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D.W. Price Security provides a complete protection with physical security products from physical attack to ensure consistent and complete protection with bullet proof and attack resistant relieving products having Security Doors, security windows providing technical advice based on wide experience. D.W. Price Security was established in 1998 expertise in physical attack to virtually any ballistic protection level including within our range include, door sets, counters, glazed screens of varying type and many more to drive best value for clients, without compromising protection with specified level of resistance. Unit 10, Thundridge Business Park, Thundridge, Herts SG12 0SS http://www.pricesecurity.com/ Tel: +44 (0) 1920 461 796 Fax: +44 (0) 1920 460 998 Email: firstname.lastname@example.org http://www.pricesecurity.com/
Reprinted with permission from the IFFGD. Originally printed in Participate -- Vol 7 No 1, Spring 1998. Go to the IFFGD website for Information on subscribing to Participate (and becoming an IFFGD member). People with functional gastrointestinal (GI) disorders can have a variety of symptoms that range from painless diarrhea or constipation, to pain associated with diarrhea and/or constipation (usually called irritable bowel syndrome). There is another, less common condition of abdominal pain that is chronic or frequently recurring; it is not associated with changes in bowel pattern. This condition is called chronic functional abdominal pain (CFAP). CFAP is a functional GI disorder. There are no abnormal x-rays or laboratory findings to explain the pain. It occurs because of altered sensitivity to nerve impulses in the gut and brain, and it is not associated with altered motility in the intestines. For people with CFAP, the pain can be so all-consuming that it becomes the main focus of their lives. Not only does it impact on quality of life, but it has a major economic impact as well. The US Householders Survey of Functional GI Disorders published in 1993 found that people with CFAP missed an average of 12 days of work annually due to illness compared to 4 missed days for people without gastrointestinal symptoms. Also, the number of doctor visits in a year averaged 11 for those with CFAP compared with only 2 for those without CFAP.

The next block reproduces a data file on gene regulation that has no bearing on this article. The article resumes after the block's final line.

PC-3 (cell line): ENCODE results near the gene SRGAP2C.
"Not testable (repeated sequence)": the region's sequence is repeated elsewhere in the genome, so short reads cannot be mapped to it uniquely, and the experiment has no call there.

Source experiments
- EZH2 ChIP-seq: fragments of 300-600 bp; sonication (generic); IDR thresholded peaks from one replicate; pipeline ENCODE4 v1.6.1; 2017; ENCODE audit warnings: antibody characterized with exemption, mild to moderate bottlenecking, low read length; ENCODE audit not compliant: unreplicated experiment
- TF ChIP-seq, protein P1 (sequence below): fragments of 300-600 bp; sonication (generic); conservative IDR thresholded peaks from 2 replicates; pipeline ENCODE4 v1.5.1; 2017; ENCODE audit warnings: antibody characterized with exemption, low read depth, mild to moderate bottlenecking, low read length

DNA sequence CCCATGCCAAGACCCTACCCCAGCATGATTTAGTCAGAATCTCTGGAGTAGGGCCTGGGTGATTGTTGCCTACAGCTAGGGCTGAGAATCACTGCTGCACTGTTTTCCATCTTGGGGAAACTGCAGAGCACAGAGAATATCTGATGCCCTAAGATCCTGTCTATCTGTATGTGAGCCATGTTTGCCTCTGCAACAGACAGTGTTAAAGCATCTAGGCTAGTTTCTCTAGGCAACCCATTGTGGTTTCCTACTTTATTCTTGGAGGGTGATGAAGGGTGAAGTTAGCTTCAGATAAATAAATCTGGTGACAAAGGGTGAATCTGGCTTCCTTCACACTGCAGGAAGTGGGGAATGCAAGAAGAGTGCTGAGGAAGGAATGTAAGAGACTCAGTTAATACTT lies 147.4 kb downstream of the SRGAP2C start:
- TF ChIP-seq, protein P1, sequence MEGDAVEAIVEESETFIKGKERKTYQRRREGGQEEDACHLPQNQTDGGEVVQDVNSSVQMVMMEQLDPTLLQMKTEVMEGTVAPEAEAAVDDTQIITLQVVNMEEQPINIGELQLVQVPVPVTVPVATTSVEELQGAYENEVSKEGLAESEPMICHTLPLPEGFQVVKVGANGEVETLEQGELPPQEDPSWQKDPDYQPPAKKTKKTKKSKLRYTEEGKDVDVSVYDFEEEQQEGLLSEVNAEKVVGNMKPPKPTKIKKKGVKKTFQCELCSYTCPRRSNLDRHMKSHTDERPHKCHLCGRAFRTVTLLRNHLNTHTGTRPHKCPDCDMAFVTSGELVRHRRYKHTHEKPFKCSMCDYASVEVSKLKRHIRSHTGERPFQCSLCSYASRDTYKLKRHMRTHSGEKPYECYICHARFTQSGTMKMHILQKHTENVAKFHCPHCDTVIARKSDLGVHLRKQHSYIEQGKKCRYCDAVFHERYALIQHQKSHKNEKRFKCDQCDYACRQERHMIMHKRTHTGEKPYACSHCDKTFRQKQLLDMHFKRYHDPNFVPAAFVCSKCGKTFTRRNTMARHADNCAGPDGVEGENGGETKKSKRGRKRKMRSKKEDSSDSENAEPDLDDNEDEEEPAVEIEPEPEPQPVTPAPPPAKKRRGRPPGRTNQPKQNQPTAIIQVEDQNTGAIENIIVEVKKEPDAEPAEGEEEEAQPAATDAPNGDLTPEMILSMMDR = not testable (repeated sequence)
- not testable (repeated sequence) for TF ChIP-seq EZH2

4.00x4.50x1/4" steel caster mounts - 3/8" holes on 2.75x3.25 centers 2x2x.083 steel square tubing 2.000 Engine Stand, Main Frame 60.000 1" square tubing 7.750 4.000 30.000 30.000 truncate corner approx .5" .625 .500 Dia (2 pl) 7.200 4.563 .438 Dia * 8.250 7.625 1.688 .250 *Center hole is shown as corrected (original was 3/16 up and 3/16 left) Install CarQuest MOU 31-3097 motor mounts with studs towards center (78-79 Buick/Olds, 79 Chev, 75-76 Pontiac Transmission Mount) .875 See Mountbar.dc for main bar dims Mtl: 1.5 x 2.5 x .187 steel 1.500 Mount is to place crankshaft 10" above main frame 1.000 14.750 2.500 12.750 7.313 3.750 .438 Dia Small Block Ford Front Engine Mount Bar (mountbarSBFfront.dc) 2.000 4.750 .000, .000 2.875, -0.500 Matl: 1x1 tubing 3.375, -1.000 .500, -0.500 Generic Engine Mount Bar (mountbar.dc) .000, .000 28.500, -1.000 .438 Dia (typical) 2.875, -1.000 .500, -1.000 Matl: 2x2, .120 wall, square tubing 30.875, -1.000 CL = 15.687 31.375, -2.000 MountBarFordRear.dc Supports GM T-10, T5 and Tremec .500 R .000, .000 10.120, -1.000 1.880, -1.000 Matl: .375 al plate 1.750, -1.067 10.250, -1.067 6.000, -3.000 1.990, -1.530 9.910, -1.530 .500 Dia (9 pl) 1.120, -5.810 10.250, -5.810 1.000 .377 10.250, -7.377 1.750, -7.377 tap thru 3/8-16 (3 pl) .800 .500, -8.000 6.000, -8.000 2.440, -7.800 8.760, -7.800 11.500, -8.000 1.000 1.623 12.000, -9.000 .438 Dia Matl: 2x2x.125 angle 2.000 1.250 3.000 9.000 12.000 1.000 .438 Dia 10.813 14.563 16.813 20.563 Install CarQuest MOU 31-3097 motor mounts (78-79 Buick/Olds, 79 Chev, 75-76 Pontiac Transmission Mount) See Mountbar.dc for main bar dims Mount is to place crankshaft 10" above main frame .000, .000 1.000 2.000, -.500 .201 Dia (6 pl) 9.020, -1.860 1.625, -1.860 23.000, -.500 12.500, -.500 22.375, -1.750 12.000, -3.688 2.125, -2.235 .500 Dia 2.187, -2.297 Corners for .125 end mill 8.438, -5.438 23.250, -2.500 16.250, -2.500 16.250, -5.500 19.250, -2.500 21.500, -2.500 19.250, -5.500 8.500, -5.500 1.000 .156 Dia (4 pl) 9.020, -5.500 1.625, -5.500 21.500, -6.400 3.375 Dia .125 Dia (4 pl) 2.062 Dia (4 pl) 2.000, -7.375 .750 23.000, -7.375 12.500, -7.375 25.000, -7.750 MountBarDashPanel 23.250, -6.400 2x2x.083 steel square tubing. 4.00x4.50x1/4" steel caster mounts - 3/8" holes on 2.75x3.25 centers. 4.000. 7.750. 1" square tubing. Engine Stand, Main Frame ...